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voltage

 Definition/Summary Voltage is electric potential difference, which is potential energy difference per charge: $V\ =\ U/q$ Energy per charge equals energy per time divided by charge per time, which is power divided by current (watts per amp): $V\ =\ U/q\ =\ P/I$ Since potential energy is just another name for work done (by a conservative force), voltage is also electric force "dot" displacement per charge, ie electric field "dot" displacement:$V\ =\ \int{E}\cdot d{x}$ The unit of voltage is the volt, $V$, also equal to the joule per coulomb, $J/C$.

 Equations Equations for DC and instantaneous equations for AC: $$V\ =\ IR$$ $$V\ =\ P/I\ =\ \sqrt{PR}$$ $$P\ =\ V^2/R\ =\ I^2R\ =\ VI$$ Average equations for AC: $$P_{average}\ =\ V_{rms}^2/R$$ $$P_{average}\ =\ V_{rms}I_{rms}cos\phi$$ $$P_{apparent} \ =\ V_{rms}I_{rms} \ =\ |P_{complex}|\ =\ \sqrt{P_{average}^2 + Q_{average}^2}$$ $$P_{average}\ =\ V_{rms}^2\cos\phi/|Z|$$ $$V_{average}\ =\ (2\sqrt{2}/\pi)V_{rms}\ =\ (2/\pi)V_{peak}$$ where $\phi$ is the phase difference between voltage and current, Z is the (complex) impedance, $Q$ is the reactive or imaginary power (involving no net transfer of energy), and $V_{rms}\text{ and }I_{rms}$ are the root-mean-square voltage and current, $V_{peak}/\sqrt{2}\text{ and }I_{peak}/\sqrt{2}$.

 Scientists Alessandro Volta (1745-1827)

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 Breakdown Physics > Electromagnetism >> Electronics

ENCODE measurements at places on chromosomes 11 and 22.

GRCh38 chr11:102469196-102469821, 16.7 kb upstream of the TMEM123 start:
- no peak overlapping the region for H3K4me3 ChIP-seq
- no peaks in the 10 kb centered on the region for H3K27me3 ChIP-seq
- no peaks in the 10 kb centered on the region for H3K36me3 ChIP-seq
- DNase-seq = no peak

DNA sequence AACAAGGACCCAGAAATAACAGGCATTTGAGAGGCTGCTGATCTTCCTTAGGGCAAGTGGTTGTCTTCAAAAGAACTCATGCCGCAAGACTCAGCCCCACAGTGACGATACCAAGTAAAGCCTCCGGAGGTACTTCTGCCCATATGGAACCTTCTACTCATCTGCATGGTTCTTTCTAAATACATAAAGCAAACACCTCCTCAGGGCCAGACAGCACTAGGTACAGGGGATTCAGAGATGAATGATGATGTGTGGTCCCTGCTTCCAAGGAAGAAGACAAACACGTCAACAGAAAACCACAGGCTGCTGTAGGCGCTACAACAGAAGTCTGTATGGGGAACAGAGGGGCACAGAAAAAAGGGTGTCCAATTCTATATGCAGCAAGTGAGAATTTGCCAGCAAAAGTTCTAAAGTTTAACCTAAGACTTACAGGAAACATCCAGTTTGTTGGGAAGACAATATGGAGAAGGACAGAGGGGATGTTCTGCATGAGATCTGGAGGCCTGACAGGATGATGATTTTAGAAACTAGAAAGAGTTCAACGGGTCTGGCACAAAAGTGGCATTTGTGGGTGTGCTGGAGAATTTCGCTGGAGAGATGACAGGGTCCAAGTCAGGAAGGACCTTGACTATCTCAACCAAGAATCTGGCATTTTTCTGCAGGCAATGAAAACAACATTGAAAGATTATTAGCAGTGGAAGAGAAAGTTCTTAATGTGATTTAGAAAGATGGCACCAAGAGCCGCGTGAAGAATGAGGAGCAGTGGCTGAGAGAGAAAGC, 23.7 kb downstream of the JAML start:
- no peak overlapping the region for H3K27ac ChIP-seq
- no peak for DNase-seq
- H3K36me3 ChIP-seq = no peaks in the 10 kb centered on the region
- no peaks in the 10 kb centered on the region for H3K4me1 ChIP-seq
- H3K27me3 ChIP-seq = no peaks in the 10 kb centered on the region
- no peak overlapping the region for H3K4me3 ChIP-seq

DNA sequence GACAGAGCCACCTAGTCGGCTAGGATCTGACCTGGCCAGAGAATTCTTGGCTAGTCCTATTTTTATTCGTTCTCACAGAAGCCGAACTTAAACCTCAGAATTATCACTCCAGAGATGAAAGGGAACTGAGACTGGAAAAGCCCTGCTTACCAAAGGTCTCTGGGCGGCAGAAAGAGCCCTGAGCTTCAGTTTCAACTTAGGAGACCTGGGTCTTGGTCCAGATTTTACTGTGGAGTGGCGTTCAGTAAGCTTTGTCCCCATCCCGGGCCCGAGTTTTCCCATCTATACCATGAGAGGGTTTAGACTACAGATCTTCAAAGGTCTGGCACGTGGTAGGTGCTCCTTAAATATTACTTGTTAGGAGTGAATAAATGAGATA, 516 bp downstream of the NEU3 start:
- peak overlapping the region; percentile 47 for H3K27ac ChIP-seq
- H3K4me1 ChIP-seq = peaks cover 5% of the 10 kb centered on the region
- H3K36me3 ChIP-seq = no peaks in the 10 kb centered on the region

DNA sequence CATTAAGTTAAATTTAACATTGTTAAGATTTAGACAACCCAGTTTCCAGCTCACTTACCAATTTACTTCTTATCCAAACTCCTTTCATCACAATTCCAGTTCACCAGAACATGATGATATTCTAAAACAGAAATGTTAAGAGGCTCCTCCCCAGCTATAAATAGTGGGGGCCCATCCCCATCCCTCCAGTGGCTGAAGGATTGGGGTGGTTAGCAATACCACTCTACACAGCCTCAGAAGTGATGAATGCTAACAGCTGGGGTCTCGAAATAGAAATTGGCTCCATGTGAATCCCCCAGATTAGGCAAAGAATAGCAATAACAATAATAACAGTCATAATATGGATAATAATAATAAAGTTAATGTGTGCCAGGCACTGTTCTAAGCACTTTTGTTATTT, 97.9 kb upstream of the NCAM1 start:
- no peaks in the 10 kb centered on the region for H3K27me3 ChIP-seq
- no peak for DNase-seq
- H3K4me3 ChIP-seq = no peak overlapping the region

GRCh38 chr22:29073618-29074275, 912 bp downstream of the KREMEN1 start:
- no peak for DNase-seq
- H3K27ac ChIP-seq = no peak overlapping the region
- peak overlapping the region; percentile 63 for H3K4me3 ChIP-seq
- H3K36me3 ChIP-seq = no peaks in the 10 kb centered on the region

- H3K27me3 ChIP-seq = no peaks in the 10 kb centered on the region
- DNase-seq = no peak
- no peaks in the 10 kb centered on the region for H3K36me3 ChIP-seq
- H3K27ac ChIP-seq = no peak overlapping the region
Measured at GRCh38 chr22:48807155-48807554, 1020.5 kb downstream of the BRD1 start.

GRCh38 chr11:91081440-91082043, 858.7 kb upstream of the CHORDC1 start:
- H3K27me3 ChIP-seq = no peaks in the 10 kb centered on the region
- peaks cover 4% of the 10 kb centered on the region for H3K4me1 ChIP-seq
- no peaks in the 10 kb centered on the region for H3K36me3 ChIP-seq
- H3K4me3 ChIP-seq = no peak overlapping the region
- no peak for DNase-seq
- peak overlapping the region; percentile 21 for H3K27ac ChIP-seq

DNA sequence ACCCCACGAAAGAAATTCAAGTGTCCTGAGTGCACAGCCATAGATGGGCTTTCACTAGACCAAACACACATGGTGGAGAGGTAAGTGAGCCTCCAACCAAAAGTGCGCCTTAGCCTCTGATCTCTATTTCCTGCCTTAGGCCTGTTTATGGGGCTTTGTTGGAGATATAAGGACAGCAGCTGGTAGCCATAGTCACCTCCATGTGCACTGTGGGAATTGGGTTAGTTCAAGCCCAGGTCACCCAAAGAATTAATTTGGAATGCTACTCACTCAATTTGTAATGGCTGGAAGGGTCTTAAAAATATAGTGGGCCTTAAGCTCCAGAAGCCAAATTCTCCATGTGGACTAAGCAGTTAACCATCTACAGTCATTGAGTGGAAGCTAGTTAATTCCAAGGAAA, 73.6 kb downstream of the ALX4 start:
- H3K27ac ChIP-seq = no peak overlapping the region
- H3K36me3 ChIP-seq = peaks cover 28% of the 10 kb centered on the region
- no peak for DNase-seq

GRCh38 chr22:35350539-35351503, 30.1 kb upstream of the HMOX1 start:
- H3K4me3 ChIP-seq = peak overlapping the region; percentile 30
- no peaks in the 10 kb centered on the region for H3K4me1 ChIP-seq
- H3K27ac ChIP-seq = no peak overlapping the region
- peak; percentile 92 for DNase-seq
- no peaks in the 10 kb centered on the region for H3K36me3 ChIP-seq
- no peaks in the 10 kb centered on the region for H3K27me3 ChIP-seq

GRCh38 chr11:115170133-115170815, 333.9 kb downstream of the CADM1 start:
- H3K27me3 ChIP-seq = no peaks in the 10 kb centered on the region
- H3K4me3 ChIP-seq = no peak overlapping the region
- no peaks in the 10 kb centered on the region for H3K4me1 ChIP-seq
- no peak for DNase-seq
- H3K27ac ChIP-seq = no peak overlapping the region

Extended explanation Two ways of defining voltage: voltage = energy/charge = work/charge = force"dot"distance/charge = (from the Lorentz force) electric field"dot"distance, or dV = E.dr but also voltage = energy/charge = (energy/time)/(charge/time) = power/current, or V = P/I Volt: The volt is defined as the potential difference across a conductor when a current of one amp dissipates one watt of power. Kirchhoff's second rule: (syn. Kirchhoff's Law, KVL) The sum of potential differences around any loop is zero. So potential difference is "additive" for components in series: the total potential difference is the sum of the individual potential differences. Across a DC or AC resistance, $V\ =\ IR$. Across an AC capacitor or inductor, $V\ =\ IX$, where $X$ is the reactance. For a general AC load, $V_{rms}\ =\ I_{rms}|Z|$, where the complex number $Z\ =\ R+jX$ is the impedance (purely real for a resistance and purely imaginary for a capacitor or inductor). If phase is important, we use $V\ =\ IZ$, where $V$ and $I$ are complex numbers also. Alternating current (AC): The "official" voltage delivered by electricity generators and marked on electrical equipment (such as 240V or 100V) is the root mean square voltage, $V_{rms}$, which is the peak voltage (amplitude) divided by √2. Voltage may be out of phase with current, by a phase difference (phase angle), $\phi$. Instantaneous power equals instantaneous voltage times instantaneous current: $P\ =\ VI$, but average power is $V_{rms}I_{rms}\cos\phi$, or the apparent power times the phase factor. AC power: AC power, $P$, usually means the power (true power, or real power) which transfers net energy (does net work), as opposed to the reactive power (imaginary power), $Q$, which transfers no net energy. Complex power is $S\ =\ P\ +\ jQ$.Electromotive force (emf): Electromotive force has different meanings for different authors (and is not a force anyway): see http://en.wikipedia.org/wiki/Electro...ce#Terminology. Sometimes it means voltage.